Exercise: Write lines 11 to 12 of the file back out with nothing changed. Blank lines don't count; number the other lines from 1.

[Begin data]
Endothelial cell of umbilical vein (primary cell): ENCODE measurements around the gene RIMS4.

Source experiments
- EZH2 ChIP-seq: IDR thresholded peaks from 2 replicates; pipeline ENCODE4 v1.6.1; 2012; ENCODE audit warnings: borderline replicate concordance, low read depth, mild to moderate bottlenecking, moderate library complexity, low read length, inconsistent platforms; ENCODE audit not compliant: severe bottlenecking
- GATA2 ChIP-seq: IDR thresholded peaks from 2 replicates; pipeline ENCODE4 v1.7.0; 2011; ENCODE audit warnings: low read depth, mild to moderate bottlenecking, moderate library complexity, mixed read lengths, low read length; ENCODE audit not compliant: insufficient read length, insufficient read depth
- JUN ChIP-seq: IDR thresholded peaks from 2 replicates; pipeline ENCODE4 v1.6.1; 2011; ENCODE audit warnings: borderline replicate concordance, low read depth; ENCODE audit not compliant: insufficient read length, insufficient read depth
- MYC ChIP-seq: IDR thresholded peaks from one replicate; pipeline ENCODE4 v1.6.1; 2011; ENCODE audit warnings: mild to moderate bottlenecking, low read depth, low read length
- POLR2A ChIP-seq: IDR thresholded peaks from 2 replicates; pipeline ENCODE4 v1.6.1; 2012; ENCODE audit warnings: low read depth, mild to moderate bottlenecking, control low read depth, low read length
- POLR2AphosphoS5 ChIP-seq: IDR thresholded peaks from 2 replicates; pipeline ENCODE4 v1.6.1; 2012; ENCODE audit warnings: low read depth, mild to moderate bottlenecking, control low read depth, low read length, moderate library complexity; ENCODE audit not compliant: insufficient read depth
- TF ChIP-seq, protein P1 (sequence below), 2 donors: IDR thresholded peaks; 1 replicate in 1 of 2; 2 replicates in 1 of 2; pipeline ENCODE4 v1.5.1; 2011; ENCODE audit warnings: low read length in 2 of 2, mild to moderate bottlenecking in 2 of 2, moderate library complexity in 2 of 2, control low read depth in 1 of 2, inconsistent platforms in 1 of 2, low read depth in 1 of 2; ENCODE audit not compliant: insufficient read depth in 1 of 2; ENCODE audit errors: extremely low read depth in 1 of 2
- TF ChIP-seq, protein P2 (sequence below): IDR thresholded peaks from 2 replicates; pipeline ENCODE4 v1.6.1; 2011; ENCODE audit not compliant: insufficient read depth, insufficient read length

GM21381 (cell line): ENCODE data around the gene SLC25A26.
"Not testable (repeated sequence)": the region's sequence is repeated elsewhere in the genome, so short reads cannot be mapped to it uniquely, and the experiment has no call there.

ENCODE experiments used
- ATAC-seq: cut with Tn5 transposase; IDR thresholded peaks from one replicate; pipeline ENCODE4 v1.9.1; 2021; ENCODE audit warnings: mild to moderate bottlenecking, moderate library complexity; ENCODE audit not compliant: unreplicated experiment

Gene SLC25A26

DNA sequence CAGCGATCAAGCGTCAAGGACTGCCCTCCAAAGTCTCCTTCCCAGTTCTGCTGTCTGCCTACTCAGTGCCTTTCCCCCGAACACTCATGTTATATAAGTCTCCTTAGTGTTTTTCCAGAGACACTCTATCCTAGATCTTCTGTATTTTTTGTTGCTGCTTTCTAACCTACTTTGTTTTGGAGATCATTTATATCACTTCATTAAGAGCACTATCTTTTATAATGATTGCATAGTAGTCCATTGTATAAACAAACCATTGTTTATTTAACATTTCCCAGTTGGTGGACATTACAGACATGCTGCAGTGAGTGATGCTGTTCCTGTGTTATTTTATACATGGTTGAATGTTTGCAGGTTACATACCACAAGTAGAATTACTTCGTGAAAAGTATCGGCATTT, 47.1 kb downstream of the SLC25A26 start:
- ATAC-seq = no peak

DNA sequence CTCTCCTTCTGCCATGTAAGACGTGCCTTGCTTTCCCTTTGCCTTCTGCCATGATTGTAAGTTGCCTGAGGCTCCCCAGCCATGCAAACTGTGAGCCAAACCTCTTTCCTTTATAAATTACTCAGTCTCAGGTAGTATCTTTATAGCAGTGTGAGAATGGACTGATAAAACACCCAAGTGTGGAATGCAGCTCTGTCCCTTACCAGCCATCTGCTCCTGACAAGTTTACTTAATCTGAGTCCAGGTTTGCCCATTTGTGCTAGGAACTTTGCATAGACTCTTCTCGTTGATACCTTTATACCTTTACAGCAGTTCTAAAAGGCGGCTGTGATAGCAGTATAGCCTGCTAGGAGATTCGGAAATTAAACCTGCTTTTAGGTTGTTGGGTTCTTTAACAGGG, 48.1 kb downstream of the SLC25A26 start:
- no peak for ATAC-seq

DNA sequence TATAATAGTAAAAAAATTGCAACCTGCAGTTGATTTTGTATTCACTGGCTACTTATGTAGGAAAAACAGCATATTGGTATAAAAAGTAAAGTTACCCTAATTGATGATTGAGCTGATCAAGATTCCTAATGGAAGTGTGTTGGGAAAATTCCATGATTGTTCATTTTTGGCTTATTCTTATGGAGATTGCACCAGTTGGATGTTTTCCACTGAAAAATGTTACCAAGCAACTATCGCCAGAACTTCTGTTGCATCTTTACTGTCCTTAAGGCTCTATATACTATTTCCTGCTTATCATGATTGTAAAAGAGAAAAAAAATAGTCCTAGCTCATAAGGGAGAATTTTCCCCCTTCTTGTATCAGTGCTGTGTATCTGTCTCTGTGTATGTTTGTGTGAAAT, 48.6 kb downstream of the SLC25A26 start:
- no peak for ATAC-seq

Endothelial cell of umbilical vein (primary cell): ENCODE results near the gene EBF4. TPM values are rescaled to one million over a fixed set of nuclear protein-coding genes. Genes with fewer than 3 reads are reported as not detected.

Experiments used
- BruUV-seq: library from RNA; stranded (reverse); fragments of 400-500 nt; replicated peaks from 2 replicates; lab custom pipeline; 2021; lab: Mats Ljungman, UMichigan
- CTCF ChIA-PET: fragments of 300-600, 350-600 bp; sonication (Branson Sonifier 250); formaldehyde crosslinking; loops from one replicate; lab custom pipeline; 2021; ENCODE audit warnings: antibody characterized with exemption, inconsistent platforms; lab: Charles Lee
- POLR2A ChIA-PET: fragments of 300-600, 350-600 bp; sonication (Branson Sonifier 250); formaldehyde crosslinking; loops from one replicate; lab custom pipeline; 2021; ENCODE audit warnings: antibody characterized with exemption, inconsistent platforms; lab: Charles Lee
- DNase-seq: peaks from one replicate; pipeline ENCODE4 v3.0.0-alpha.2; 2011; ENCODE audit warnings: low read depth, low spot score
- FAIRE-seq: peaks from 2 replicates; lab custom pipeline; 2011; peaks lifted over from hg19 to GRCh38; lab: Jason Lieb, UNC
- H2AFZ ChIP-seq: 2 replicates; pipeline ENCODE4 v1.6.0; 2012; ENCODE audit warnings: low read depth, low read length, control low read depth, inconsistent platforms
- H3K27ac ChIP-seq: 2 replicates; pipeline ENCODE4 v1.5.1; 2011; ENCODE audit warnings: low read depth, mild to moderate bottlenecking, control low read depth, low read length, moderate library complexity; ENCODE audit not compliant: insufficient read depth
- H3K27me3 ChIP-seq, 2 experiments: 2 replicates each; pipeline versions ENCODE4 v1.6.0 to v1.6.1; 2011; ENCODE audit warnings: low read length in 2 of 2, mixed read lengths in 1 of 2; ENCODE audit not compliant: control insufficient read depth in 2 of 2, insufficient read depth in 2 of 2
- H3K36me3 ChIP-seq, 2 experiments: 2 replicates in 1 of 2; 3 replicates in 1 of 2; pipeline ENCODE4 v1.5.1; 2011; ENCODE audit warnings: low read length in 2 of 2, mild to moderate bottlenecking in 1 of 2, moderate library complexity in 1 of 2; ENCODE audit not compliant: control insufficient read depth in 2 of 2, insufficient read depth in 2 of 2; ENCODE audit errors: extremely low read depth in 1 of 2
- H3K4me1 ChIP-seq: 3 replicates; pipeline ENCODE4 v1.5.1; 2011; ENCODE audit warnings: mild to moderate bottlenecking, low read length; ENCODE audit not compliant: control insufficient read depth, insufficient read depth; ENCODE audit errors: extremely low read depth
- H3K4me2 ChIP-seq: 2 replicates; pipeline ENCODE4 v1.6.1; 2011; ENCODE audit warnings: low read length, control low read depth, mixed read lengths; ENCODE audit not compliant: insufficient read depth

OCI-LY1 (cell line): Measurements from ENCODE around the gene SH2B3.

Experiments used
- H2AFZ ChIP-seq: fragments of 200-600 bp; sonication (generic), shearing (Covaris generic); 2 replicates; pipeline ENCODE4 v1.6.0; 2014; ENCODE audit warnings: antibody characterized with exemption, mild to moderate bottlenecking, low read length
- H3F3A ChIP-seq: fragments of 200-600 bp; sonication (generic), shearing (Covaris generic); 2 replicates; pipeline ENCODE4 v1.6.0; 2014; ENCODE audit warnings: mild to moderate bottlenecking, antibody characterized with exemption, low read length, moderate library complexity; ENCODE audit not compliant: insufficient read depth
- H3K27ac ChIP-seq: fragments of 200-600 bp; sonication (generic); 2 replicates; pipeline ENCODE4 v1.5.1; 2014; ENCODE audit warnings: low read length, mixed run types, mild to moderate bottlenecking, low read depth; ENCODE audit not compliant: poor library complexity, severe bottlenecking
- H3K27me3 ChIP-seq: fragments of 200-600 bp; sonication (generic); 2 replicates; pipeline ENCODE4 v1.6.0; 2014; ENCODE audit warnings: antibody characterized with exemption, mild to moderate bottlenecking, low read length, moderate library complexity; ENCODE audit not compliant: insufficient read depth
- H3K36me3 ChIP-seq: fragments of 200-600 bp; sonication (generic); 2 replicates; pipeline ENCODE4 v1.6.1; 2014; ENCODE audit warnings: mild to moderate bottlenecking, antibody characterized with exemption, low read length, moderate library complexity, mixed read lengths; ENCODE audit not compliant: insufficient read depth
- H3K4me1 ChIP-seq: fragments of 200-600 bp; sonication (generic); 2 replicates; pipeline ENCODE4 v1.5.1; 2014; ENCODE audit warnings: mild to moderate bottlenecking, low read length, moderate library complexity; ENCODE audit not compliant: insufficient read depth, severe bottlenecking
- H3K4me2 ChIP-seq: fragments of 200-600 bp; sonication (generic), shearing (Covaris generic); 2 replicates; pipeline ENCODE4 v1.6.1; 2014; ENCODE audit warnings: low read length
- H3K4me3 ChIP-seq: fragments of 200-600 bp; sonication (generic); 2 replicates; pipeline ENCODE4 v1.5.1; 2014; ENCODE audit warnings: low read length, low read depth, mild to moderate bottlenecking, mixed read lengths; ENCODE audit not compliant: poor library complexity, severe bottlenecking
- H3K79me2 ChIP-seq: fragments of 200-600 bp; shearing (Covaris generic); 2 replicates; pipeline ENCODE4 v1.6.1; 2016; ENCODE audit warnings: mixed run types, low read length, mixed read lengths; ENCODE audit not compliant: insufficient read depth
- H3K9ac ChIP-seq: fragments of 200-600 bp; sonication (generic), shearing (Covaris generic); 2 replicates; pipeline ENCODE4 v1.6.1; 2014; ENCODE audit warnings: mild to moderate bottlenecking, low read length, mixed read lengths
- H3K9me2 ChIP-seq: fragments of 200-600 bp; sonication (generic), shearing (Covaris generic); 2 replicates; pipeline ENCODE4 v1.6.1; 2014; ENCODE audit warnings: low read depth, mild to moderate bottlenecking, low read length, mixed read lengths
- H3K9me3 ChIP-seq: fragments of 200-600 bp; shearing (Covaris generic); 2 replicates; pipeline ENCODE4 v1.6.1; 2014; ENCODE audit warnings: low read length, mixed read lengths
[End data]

GM21381 (cell line): ENCODE data around the gene SLC25A26.
"Not testable (repeated sequence)": the region's sequence is repeated elsewhere in the genome, so short reads cannot be mapped to it uniquely, and the experiment has no call there.